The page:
(Backstage tours of the Grand Ole Opry are $15A, $7.50 child.)
By now, I am completely captivated by these stories behind Country Music and their colorful personalities.
I seek out the Opry Museum (you actually have to look for it), located just steps from the Grand Ole Opry House, across the Plaza. This is probably the best-kept secret in Nashville.
The museum has recently reopened with three exhibits in celebration of the Grand Ole Opry’s 85th anniversary – including a exhibit of photographs showcasing the most memorable Opry moments; a salute to the late Opry icon Porter Wagoner; and a spotlight on Opry in the first decade of the new millennium, including artifacts from Martina McBridge, Montgomery Gentry, Carrie Underwood, and more.
You enter and it is as if you are on stage, looking at the audience.
To an even greater extent than the Country Music Hall of Fame (if this is possible), this museum expands upon the intriguing stories of the Grand Ole Opry and its castmembers.
Here I get to learn more about my favorite Opry figure: Minnie Pearl, who I vaguely remember seeing. And here, I see clips of her from the early television shows.
Minnie Pearl, with her trademark dime store straw hat with the dangling $1.98 price tag, the ruffled dress, and the shrill “How-dee. I’m just so proud to be here,” opening, was the creation of Sarah Colley Cannon. She studied drama at Belmont College. After college, she accepted an offer to travel from town to town, directing amateur plays. She based her character based on an Alabama woman whose house she lived in where she was sent as a field producer. “She was charmed by the elderly hostess’ wry humor and utter sincerity with which she told stories – that became inspiration for the character.”
The price tag on her hat came later. She rushed to buy the hat and forgot to take out the price tag, which fell down during the show. She kept it in the act.
She was the only woman in the Opry cast when she joined in 1940.
The memorabilia, artifacts, vintage photos, video clips are phenomenal, and the timeline for the Grand Ole Opry is best presented here.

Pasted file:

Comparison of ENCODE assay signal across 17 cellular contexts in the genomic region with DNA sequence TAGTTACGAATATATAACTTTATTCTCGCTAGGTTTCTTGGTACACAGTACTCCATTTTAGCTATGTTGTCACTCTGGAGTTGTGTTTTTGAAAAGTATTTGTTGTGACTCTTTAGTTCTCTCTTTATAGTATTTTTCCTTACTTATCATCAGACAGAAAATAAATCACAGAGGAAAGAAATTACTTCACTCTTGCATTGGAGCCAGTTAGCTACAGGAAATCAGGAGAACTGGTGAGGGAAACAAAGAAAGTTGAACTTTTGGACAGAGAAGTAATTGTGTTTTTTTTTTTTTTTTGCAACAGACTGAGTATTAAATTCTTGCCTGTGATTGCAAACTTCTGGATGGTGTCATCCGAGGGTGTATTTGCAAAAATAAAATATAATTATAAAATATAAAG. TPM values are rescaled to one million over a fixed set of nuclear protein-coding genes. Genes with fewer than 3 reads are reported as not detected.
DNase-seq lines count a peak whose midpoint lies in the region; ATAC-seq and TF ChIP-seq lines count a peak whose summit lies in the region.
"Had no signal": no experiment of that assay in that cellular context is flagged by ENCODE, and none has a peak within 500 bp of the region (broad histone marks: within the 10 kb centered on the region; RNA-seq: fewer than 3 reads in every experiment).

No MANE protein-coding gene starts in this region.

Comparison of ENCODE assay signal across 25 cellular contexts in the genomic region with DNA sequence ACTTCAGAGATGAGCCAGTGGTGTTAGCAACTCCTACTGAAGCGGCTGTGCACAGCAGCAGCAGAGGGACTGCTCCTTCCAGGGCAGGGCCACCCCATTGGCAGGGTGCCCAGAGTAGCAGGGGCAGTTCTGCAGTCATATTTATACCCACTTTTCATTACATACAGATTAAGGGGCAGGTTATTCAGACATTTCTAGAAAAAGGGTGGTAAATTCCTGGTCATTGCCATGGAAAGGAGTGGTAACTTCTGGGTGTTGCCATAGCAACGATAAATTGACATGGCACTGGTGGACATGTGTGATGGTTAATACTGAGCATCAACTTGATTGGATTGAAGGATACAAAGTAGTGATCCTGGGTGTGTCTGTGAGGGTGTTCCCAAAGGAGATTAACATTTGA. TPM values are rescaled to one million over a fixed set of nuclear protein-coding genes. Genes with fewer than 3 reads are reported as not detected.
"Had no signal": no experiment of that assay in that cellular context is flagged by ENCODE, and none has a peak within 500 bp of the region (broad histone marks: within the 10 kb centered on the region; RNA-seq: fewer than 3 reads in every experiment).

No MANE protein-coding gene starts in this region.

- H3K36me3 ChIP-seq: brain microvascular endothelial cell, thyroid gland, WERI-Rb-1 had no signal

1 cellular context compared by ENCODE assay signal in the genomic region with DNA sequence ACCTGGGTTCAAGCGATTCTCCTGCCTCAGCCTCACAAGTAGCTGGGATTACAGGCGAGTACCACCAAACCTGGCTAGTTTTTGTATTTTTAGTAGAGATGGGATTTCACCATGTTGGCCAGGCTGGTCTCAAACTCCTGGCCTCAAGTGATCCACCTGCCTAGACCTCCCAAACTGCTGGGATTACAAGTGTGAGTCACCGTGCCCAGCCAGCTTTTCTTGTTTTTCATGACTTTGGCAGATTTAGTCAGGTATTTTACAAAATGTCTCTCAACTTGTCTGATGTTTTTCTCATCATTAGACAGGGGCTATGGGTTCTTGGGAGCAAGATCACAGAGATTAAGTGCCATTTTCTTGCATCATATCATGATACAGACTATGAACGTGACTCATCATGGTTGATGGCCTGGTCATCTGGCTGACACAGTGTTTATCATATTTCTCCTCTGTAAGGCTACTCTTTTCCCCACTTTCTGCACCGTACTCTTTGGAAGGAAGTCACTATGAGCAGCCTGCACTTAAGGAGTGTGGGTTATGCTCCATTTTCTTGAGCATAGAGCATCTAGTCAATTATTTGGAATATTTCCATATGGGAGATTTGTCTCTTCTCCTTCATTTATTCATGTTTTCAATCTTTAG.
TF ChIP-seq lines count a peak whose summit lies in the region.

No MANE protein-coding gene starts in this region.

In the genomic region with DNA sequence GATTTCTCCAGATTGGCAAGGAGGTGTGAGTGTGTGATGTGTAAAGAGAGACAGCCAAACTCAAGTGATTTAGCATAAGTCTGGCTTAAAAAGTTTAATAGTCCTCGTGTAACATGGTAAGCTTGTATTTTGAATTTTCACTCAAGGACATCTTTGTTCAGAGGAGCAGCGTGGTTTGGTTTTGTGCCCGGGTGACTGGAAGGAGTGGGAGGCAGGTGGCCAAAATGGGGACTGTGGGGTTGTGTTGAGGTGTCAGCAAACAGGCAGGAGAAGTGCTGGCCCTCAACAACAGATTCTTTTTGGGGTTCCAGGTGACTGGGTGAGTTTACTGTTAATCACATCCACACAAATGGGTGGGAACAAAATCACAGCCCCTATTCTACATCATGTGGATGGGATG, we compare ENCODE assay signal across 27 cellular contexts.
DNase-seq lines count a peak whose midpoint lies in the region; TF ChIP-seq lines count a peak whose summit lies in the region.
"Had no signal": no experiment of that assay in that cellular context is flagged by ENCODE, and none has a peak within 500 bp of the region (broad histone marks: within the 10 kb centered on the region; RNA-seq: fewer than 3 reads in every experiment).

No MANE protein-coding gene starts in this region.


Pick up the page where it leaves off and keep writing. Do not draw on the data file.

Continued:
You see how George Hay, who coined the name, “Grand Ole Opry,” devised hick-ish names for the bands, like the Gully Jumpers and Fruit Jar Drinkers, had performers wear overalls, floppy hats, and cultivated the hayseed image.
Here I learn more about Jean Shepherd, who was one of the hosts for the Opry show I had just seen. A strong, independent woman, she was one of the first to have her own act when women who performed with a band were called “Sister” (as in, no hanky panky). Her husband, Handshaw Hawkins, died tragically in the airplane crash that also took Patsy Cline.
One part of the exhibit re-creates Patsy Cline’s den; another recreates Marty Robbins’ office, and there is even his race car.
The experience is like going backstage of their lives.
You see them as business people as well. Roy Acuff, who with Minnie Pearl came to represent the public face of Grand Ole Opry, was also a music producer and ran for governor. He ushered in a new era of Grand Ole Opry – before, the performances were mainly instrumental; he introduced song. You see his ukelele, which he used to sign so many autographs, the back was imprinted with his signature.
You better appreciate what these people went through to become country music stars.
Little Jimmy Dickens, who we also see perform, in the 1940s worked in radio in five states. In Saginaw Michigan, he was the opening act for Roy Acuff who invited him to Nashville to give one appearance at Grand Ole Opry. He debuted in 1948. “Raggedy Ann,” which we see him perform, became his signature song.
Photographer Gordon Gillingham took 5000 images of Grand Ole Opry and some of the most famous ones finish the exhibit.
For me, visiting Grand Ole Opry Museum adds immeasurably to appreciating the story. (Open daily, from 10 a.m.; $5 admission; combo tickets with the Grand Ole Opry backstage tour; www.opry.com).
Wednesday, 7 April, 2010